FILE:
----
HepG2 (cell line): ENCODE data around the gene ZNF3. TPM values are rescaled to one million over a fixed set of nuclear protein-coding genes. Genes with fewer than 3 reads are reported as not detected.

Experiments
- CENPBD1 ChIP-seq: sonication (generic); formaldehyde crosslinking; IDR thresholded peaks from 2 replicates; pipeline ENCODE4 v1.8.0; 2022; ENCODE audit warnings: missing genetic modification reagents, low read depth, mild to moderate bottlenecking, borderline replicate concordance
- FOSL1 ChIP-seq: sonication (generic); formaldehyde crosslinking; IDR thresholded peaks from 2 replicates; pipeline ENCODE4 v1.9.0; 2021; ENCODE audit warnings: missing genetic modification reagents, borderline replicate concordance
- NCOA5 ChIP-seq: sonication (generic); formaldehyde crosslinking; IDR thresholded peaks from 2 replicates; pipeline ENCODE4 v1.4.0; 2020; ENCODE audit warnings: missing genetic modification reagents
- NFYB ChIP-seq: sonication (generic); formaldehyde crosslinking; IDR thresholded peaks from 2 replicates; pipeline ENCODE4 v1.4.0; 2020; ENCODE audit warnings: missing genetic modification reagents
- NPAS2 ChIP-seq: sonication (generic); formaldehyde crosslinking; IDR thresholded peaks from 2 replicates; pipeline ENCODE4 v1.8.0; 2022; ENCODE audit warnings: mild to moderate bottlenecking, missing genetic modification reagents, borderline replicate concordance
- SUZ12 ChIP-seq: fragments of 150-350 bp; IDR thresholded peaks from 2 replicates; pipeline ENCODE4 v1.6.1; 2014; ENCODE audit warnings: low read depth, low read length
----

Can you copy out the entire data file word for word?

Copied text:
HepG2 (cell line): ENCODE data around the gene ZNF3. TPM values are rescaled to one million over a fixed set of nuclear protein-coding genes. Genes with fewer than 3 reads are reported as not detected.

Experiments
- CENPBD1 ChIP-seq: sonication (generic); formaldehyde crosslinking; IDR thresholded peaks from 2 replicates; pipeline ENCODE4 v1.8.0; 2022; ENCODE audit warnings: missing genetic modification reagents, low read depth, mild to moderate bottlenecking, borderline replicate concordance
- FOSL1 ChIP-seq: sonication (generic); formaldehyde crosslinking; IDR thresholded peaks from 2 replicates; pipeline ENCODE4 v1.9.0; 2021; ENCODE audit warnings: missing genetic modification reagents, borderline replicate concordance
- NCOA5 ChIP-seq: sonication (generic); formaldehyde crosslinking; IDR thresholded peaks from 2 replicates; pipeline ENCODE4 v1.4.0; 2020; ENCODE audit warnings: missing genetic modification reagents
- NFYB ChIP-seq: sonication (generic); formaldehyde crosslinking; IDR thresholded peaks from 2 replicates; pipeline ENCODE4 v1.4.0; 2020; ENCODE audit warnings: missing genetic modification reagents
- NPAS2 ChIP-seq: sonication (generic); formaldehyde crosslinking; IDR thresholded peaks from 2 replicates; pipeline ENCODE4 v1.8.0; 2022; ENCODE audit warnings: mild to moderate bottlenecking, missing genetic modification reagents, borderline replicate concordance
- SUZ12 ChIP-seq: fragments of 150-350 bp; IDR thresholded peaks from 2 replicates; pipeline ENCODE4 v1.6.1; 2014; ENCODE audit warnings: low read depth, low read length